Temple Newsam has been a central part of Leeds heritage, and has maintained a position of importance for the city for nearly 1000 years. The Iconic Tudor Country House has secured funding to help preserve it’s legacy and promote more community engagement.
New funding has been allocated through the National Lottery Fund to ensure the site remains a space for future generations to enjoy. £90,000 has been granted to bring current teams working on various parts of the estate together. It will allow the community more opportunity in deciding the future of the estate, and will provide more volunteer opportunities, too. This will give locals the chance to better understand their local history, and help share it with others.
The hope is that, by developing a team to better manage and co-ordinate the estate,, it will help develop other services and events that can be offered to the public and help the estate apply for further funding in the future. I think it is very crucial that the estate engages further with the community to make itself useful to the citizens of Leeds, and to discover what more it can offer the public.
Brief History of Temple Newsam
Temple Newsam first appears in the 1086 Domesday Book, with older Anglo-Saxon records referring to the area as ‘Neuhusam’. During 1086, the property was owned by Ilbert de Lacy – one of the noblemen that had invaded England with William the Conqueror. About 100 years after, in 1155, the estate was given to the Christian order the Knights Templar, who constructed the temple Newsam Preceptory, which stands some distance from the main house that everyone is familiar with today.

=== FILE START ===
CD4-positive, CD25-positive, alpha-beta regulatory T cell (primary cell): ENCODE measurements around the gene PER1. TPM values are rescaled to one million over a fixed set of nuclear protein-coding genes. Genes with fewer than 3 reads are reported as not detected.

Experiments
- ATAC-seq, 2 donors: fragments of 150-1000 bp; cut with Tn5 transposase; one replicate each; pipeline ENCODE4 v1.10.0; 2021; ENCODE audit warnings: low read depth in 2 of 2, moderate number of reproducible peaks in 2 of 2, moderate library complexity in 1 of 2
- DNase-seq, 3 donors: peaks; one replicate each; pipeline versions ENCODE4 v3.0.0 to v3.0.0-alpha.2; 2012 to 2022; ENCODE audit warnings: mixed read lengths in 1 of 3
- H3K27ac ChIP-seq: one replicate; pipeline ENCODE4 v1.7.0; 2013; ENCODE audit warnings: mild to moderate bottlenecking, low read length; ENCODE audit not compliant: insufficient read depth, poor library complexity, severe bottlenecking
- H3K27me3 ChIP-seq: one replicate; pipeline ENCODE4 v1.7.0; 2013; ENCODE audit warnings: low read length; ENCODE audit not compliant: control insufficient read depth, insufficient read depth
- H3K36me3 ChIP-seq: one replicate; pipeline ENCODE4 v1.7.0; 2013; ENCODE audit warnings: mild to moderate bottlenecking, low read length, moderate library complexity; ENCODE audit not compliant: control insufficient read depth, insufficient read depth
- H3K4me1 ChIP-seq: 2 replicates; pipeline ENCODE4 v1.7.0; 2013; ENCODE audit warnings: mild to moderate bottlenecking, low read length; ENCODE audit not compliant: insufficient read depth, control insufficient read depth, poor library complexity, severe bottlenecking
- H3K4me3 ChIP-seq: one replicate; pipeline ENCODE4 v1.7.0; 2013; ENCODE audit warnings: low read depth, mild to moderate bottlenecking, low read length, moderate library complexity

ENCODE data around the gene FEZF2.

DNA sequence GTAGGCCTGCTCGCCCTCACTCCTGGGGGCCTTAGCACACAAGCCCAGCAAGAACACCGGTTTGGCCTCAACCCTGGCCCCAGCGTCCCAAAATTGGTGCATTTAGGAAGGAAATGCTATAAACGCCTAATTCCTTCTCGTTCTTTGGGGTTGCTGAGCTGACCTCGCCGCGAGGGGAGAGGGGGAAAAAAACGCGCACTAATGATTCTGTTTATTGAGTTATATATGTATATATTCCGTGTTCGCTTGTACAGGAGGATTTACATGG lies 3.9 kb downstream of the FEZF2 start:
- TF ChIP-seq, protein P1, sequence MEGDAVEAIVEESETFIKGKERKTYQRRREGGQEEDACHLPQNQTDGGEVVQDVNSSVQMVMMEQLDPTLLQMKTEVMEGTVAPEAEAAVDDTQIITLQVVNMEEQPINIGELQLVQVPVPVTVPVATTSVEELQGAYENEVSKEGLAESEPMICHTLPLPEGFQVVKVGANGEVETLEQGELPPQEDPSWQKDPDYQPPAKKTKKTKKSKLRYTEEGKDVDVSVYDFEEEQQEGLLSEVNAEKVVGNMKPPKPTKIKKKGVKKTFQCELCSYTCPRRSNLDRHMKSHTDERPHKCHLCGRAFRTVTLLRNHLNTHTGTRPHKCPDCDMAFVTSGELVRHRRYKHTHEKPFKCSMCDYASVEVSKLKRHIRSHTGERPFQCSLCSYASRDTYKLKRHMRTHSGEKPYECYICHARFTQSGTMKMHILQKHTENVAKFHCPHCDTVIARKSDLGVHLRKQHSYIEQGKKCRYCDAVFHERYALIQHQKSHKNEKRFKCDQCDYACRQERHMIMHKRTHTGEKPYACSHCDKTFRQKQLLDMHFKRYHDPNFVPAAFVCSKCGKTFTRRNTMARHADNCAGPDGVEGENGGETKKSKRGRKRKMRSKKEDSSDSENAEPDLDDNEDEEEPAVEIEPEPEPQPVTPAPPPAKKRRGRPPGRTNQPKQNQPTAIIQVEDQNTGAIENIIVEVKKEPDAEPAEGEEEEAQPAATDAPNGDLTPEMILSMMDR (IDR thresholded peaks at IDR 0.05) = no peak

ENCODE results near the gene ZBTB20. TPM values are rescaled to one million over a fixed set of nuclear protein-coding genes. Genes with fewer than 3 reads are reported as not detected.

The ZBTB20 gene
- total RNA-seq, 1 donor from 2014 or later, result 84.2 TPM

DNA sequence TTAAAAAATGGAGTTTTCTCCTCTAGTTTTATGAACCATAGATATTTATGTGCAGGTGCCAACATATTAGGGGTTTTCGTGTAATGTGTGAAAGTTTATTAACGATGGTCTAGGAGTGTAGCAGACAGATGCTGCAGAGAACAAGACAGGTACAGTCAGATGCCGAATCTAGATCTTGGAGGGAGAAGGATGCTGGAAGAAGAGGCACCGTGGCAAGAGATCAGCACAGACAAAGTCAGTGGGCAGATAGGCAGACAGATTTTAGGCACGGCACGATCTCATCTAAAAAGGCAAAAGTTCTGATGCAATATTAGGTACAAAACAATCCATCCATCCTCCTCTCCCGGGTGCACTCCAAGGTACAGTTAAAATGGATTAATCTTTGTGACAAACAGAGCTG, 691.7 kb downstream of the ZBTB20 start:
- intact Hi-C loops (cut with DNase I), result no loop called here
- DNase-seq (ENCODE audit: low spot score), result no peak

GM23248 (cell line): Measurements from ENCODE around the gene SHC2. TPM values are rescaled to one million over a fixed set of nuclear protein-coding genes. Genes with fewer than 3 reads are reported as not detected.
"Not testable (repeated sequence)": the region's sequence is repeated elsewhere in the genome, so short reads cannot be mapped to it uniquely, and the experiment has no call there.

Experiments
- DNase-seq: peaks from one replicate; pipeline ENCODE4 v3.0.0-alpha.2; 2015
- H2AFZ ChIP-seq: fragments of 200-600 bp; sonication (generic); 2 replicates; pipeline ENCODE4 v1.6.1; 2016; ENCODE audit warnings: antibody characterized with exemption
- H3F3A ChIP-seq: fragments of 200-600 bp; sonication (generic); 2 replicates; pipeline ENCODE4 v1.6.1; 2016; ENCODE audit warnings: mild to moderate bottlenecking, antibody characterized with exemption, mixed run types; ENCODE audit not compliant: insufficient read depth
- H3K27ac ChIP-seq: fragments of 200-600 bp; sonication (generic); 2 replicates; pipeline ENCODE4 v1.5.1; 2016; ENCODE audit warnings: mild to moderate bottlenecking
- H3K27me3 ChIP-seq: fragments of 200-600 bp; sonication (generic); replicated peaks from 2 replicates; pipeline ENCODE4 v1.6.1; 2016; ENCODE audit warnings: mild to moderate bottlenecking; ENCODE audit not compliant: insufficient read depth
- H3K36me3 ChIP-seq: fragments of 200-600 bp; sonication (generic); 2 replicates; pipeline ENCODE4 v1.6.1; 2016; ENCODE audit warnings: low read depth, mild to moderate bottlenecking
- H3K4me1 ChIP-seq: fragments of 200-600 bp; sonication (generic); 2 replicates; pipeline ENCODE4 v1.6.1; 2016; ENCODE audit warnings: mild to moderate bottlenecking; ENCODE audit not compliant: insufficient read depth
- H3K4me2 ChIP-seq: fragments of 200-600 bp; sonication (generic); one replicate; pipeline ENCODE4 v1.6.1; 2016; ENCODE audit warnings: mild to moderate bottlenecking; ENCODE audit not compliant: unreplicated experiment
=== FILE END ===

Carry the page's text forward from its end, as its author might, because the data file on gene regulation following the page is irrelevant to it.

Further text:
In the 1300s, however, the Knights Templar were suppressed, and the estate reverted to Lord Phillip Darcy. The property remained in the Darcy family for many years, and eventually in 1500 the Tudor country house that we know and love was constructed. In 1537, Lord Thomas Darcy fell out of favour with the Crown and was executed. The property was seized, and passed to Henry VIII’s niece and her husband, The Count and Countess of Lennox. Their son was the famous Lord Henry Darnley who married Mary, Queen of Scots.
Later on in 1760s, Charles Ingram hired Capability Brown to redesign the garden. In fact, Temple Newsam house is one of the only publicly owned gardens designed by Brown. The property passed through many lords and ladies before ending up in the hands of Edward Wood, the 1st Earl of Halifax. In 1922 Wood sold the house and estate to the Leeds Corporation for a nominal sum, and placed covenants over the property to ensure it’s protection for the future.